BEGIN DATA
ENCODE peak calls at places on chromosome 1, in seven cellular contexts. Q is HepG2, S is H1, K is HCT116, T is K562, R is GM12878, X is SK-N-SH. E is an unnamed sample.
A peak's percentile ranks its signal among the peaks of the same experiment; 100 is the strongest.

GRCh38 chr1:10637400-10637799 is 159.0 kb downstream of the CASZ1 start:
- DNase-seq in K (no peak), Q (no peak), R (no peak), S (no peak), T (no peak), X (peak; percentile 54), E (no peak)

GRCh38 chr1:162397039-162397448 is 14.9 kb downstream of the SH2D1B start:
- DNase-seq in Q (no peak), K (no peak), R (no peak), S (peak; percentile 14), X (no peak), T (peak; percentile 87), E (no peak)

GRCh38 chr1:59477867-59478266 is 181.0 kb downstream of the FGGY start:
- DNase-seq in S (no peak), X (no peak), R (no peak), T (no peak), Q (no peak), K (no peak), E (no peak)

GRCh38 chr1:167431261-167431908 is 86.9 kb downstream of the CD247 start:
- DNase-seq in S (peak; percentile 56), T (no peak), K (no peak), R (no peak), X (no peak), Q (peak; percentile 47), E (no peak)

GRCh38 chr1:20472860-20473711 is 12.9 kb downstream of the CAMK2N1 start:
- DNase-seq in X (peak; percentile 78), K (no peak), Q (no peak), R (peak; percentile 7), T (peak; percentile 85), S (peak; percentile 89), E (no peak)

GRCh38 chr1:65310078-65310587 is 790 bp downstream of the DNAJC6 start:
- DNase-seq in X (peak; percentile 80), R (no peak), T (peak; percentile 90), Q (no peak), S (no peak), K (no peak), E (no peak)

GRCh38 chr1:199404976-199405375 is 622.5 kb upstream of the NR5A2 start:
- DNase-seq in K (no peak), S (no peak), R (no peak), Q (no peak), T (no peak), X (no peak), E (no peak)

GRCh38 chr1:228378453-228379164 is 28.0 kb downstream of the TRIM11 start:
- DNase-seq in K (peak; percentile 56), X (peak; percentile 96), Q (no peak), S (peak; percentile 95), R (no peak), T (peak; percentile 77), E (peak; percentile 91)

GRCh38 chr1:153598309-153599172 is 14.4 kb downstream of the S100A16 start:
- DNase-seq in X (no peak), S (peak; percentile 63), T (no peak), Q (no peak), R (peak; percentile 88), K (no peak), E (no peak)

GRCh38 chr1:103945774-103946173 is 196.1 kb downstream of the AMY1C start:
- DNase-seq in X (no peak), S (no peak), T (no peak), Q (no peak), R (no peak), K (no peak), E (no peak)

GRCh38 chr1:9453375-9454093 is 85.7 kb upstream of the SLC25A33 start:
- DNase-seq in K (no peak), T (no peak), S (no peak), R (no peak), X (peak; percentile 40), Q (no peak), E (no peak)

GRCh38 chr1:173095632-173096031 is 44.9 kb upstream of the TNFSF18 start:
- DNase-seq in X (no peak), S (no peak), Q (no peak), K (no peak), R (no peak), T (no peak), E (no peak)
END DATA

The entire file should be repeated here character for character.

ENCODE peak calls at places on chromosome 1, in seven cellular contexts. Q is HepG2, S is H1, K is HCT116, T is K562, R is GM12878, X is SK-N-SH. E is an unnamed sample.
A peak's percentile ranks its signal among the peaks of the same experiment; 100 is the strongest.

GRCh38 chr1:10637400-10637799 is 159.0 kb downstream of the CASZ1 start:
- DNase-seq in K (no peak), Q (no peak), R (no peak), S (no peak), T (no peak), X (peak; percentile 54), E (no peak)

GRCh38 chr1:162397039-162397448 is 14.9 kb downstream of the SH2D1B start:
- DNase-seq in Q (no peak), K (no peak), R (no peak), S (peak; percentile 14), X (no peak), T (peak; percentile 87), E (no peak)

GRCh38 chr1:59477867-59478266 is 181.0 kb downstream of the FGGY start:
- DNase-seq in S (no peak), X (no peak), R (no peak), T (no peak), Q (no peak), K (no peak), E (no peak)

GRCh38 chr1:167431261-167431908 is 86.9 kb downstream of the CD247 start:
- DNase-seq in S (peak; percentile 56), T (no peak), K (no peak), R (no peak), X (no peak), Q (peak; percentile 47), E (no peak)

GRCh38 chr1:20472860-20473711 is 12.9 kb downstream of the CAMK2N1 start:
- DNase-seq in X (peak; percentile 78), K (no peak), Q (no peak), R (peak; percentile 7), T (peak; percentile 85), S (peak; percentile 89), E (no peak)

GRCh38 chr1:65310078-65310587 is 790 bp downstream of the DNAJC6 start:
- DNase-seq in X (peak; percentile 80), R (no peak), T (peak; percentile 90), Q (no peak), S (no peak), K (no peak), E (no peak)

GRCh38 chr1:199404976-199405375 is 622.5 kb upstream of the NR5A2 start:
- DNase-seq in K (no peak), S (no peak), R (no peak), Q (no peak), T (no peak), X (no peak), E (no peak)

GRCh38 chr1:228378453-228379164 is 28.0 kb downstream of the TRIM11 start:
- DNase-seq in K (peak; percentile 56), X (peak; percentile 96), Q (no peak), S (peak; percentile 95), R (no peak), T (peak; percentile 77), E (peak; percentile 91)

GRCh38 chr1:153598309-153599172 is 14.4 kb downstream of the S100A16 start:
- DNase-seq in X (no peak), S (peak; percentile 63), T (no peak), Q (no peak), R (peak; percentile 88), K (no peak), E (no peak)

GRCh38 chr1:103945774-103946173 is 196.1 kb downstream of the AMY1C start:
- DNase-seq in X (no peak), S (no peak), T (no peak), Q (no peak), R (no peak), K (no peak), E (no peak)

GRCh38 chr1:9453375-9454093 is 85.7 kb upstream of the SLC25A33 start:
- DNase-seq in K (no peak), T (no peak), S (no peak), R (no peak), X (peak; percentile 40), Q (no peak), E (no peak)

GRCh38 chr1:173095632-173096031 is 44.9 kb upstream of the TNFSF18 start:
- DNase-seq in X (no peak), S (no peak), Q (no peak), K (no peak), R (no peak), T (no peak), E (no peak)